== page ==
The Badgers last won in Columbus in 2004, a losing streak of five games. And Ohio State is no stranger to playing in prime time, going 21-4 in night games since the start of the 2017 season. Here's a look at the keys to victory for both teams ... and a prediction for the final score.
Three keys for the Badgers
Make them patient: Ohio State’s explosiveness on offense is why it’s able to compete in College Football Playoff games and what separates it from the rest of the Big Ten. UW has to take that away.
The Buckeyes’ touchdown scoring drives average just more than six plays. UW’s best chance is if it can double that number. The more plays on a drive, the more chances for a hold, a dropped pass, a miscommunication, something that can put the Badgers defense in a good down-and-distance to get off the field. To accomplish this goal, the Badgers have to contain tailbacks TreVeyon Henderson and Miyan Williams, tackle well and avoid receivers getting behind them.
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Make blitzes count: The Badgers only blitzed their first three opponents on 18.1% of their plays, per PFF. That partially can be attributed to UW having a big lead in two of those three games, and Washington State’s offense not lending itself to being blitzed often.
Expect UW to send an extra rusher more frequently Saturday for a couple of reasons. First, inside linebacker Jordan Turner has created pressure when he rushes, and second, blitzes can create one-on-one matchups Nick Herbig, the Badgers’ best edge player. But when UW brings pressure, the Badgers must tally sacks or force incompletions — asking the secondary to cover too long on a play against OSU’s receiving corps is a recipe for disaster.
Find and block the Jack: Defensive coordinator Jim Knowles’ move from Oklahoma State to Ohio State was one of the most significant in college football this offseason. His job was laid out simply: Make the Buckeyes better on defense and help them win a national championship this season.
One of the special features of Knowles’ system is the use of a defensive end in a two-point stance at varying points of the defensive front. Jack Sawyer is the man playing that role this season, and the former five-star recruit is starting to find success after tallying five tackles with two for loss last week.
Badgers quarterback Graham Mertz and center Joe Tippmann must identify Sawyer and account for him in the blocking scheme each play.
Three keys for the Buckeyes
Heat Mertz up: Graham Mertz has played his best and most consistent football in the opening weeks of this season, and solid pass blocking by his offensive line has been a key component of that start. But Mertz still struggles to execute when he’s under pressure.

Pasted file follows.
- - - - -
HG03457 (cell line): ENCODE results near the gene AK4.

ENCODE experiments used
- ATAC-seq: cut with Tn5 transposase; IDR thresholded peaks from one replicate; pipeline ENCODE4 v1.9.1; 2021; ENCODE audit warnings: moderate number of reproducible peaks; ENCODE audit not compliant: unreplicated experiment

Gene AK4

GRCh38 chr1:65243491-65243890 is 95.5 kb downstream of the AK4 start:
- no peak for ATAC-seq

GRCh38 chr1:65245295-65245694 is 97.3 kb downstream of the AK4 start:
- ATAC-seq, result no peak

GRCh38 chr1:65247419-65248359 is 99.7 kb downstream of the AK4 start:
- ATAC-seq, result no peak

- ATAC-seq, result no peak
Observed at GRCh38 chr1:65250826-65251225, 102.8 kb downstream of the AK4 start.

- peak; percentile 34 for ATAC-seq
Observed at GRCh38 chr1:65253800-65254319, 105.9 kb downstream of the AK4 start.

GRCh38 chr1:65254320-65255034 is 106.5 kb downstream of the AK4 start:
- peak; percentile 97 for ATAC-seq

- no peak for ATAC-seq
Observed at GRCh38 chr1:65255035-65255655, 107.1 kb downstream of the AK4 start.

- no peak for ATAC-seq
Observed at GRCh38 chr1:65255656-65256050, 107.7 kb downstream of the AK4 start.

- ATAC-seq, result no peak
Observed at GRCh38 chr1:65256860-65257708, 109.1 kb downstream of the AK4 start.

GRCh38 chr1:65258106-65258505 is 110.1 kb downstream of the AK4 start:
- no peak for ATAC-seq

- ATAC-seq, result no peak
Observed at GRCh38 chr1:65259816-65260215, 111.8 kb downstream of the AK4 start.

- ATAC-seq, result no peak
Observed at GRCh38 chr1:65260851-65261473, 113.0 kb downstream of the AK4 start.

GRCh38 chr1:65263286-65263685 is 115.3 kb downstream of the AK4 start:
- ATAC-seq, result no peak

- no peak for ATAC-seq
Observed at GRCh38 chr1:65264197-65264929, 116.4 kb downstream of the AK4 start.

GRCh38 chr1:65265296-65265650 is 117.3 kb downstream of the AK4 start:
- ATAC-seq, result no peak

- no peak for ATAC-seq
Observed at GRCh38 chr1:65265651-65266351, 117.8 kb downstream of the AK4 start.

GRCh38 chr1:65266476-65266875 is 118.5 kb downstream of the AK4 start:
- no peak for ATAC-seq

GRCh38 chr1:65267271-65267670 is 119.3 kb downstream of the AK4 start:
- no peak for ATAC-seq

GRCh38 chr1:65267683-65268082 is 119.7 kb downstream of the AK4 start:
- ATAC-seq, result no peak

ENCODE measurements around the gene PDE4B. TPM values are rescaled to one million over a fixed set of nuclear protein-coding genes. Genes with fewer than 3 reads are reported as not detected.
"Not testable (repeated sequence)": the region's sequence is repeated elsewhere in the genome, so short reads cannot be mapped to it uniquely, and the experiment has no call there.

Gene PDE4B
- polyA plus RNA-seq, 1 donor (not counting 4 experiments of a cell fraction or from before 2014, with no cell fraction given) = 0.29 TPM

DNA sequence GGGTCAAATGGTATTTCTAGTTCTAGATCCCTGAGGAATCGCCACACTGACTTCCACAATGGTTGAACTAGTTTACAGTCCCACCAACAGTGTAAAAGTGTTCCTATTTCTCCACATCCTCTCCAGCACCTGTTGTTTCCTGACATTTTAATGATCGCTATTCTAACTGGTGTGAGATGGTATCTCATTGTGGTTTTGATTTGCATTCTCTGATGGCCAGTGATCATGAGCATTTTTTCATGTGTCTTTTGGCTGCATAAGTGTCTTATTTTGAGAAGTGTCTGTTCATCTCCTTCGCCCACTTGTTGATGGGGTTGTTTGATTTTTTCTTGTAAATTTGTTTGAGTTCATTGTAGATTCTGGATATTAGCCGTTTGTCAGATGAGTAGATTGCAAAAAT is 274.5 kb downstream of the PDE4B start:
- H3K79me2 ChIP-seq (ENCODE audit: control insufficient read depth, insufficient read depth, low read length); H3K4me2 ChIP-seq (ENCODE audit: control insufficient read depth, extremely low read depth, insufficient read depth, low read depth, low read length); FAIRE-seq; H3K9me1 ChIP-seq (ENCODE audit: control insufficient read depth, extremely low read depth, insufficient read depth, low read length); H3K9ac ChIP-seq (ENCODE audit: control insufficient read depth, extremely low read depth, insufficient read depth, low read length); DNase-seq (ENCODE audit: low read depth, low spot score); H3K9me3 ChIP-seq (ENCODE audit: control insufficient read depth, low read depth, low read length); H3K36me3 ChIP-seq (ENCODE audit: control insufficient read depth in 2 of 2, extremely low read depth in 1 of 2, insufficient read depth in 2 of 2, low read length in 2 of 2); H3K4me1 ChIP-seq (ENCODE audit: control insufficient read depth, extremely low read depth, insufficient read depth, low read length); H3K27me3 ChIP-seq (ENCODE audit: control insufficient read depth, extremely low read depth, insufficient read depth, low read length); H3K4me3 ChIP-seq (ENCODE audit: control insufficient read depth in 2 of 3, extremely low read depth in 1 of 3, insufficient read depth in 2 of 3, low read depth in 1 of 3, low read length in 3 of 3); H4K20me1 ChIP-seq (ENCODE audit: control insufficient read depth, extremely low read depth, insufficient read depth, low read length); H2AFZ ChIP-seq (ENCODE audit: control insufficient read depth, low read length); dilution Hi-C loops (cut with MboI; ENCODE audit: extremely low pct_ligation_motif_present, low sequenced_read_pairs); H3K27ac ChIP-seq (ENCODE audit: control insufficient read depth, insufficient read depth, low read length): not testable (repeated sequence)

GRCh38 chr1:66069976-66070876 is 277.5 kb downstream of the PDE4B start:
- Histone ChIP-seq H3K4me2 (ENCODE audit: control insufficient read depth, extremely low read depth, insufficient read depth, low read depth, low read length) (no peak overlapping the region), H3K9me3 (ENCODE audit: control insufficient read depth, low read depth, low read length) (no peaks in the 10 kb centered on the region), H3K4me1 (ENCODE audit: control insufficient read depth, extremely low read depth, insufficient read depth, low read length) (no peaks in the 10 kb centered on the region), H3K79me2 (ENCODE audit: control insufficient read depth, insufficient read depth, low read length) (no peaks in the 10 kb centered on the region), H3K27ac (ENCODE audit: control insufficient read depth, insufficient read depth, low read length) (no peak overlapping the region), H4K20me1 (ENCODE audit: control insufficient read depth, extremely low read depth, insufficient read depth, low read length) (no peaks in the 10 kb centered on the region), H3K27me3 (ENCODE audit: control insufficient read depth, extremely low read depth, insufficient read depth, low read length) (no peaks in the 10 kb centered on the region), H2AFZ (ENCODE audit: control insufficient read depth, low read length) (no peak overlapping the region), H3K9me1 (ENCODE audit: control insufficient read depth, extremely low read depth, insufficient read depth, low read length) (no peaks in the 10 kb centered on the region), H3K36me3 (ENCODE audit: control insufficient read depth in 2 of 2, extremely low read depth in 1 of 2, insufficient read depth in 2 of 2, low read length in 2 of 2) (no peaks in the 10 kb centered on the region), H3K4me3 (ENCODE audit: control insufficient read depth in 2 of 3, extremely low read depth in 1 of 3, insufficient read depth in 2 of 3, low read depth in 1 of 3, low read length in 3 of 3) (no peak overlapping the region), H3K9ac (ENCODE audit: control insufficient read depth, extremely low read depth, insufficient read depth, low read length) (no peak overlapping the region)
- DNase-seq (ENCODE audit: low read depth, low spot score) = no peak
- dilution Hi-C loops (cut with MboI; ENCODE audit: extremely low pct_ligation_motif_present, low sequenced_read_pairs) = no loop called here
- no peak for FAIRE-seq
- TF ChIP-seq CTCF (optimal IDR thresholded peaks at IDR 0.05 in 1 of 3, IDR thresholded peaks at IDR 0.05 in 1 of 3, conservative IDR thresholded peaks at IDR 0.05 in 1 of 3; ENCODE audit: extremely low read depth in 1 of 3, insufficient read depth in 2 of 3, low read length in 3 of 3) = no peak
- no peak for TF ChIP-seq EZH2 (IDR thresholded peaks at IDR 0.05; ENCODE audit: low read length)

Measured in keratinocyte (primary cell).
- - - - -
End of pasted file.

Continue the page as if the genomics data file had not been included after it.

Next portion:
UW’s first three opponents got pressure on Mertz on just 20% of his dropbacks, according to PFF, and Mertz completed 3 of 7 passes for 23 yards, a touchdown and an interception on those plays. OSU has studs upfront like Zach Harrison, Jack Sawyer and J.T. Tuimoloau who can get home without the aid of blitzing, but the Buckeyes might want to press the envelope early to see if they can rattle Mertz.
Take away Dike: Junior Chimere Dike is the most dependable option for Mertz, and the one he’s checking first on third downs. Mertz has done well this season spreading around the ball and not locking into Dike in every situation, but the Buckeyes should do what they can to make other, less-proven receivers make the plays the Badgers need.
OSU cornerback Denzel Burke hasn’t been quite as good as he was last season, but look for him to draw the assignment on Dike whenever the receiver is lined up on the outside.
Double-team Keeanu Benton: Keeanu Benton told reporters Monday that he views a game at Ohio State in his senior year as an opportunity to boost his draft stock. The nose tackle was one of the bright spots on UW’s defense the last time it faced the Buckeyes in the 2019 Big Ten title game, barreling through the line with little more than bull rushes as a true freshman. Benton, now older, wiser and better, has been the most disruptive Badgers defensive lineman with nine pressures, per PFF.
OSU should send two linemen at Benton every play until the Badgers’ edge rushers prove they can beat tackles Paris Johnson and Dawand Jones and force the Buckeyes out of that plan.
The Badgers’ toughest regular-season test also comes with the most difficult circumstances — on the road at the Horseshoe in primetime with 102,000-plus fans locked in on a themed night.
Ohio State sees the Badgers and most other opponents not named Michigan as speed bumps on the way to another Big Ten championship and College Football Playoff berth. UW didn’t do enough in its weak nonconference schedule to make anyone believe that it will win this game, but there might be just enough on both sides to keep it respectable.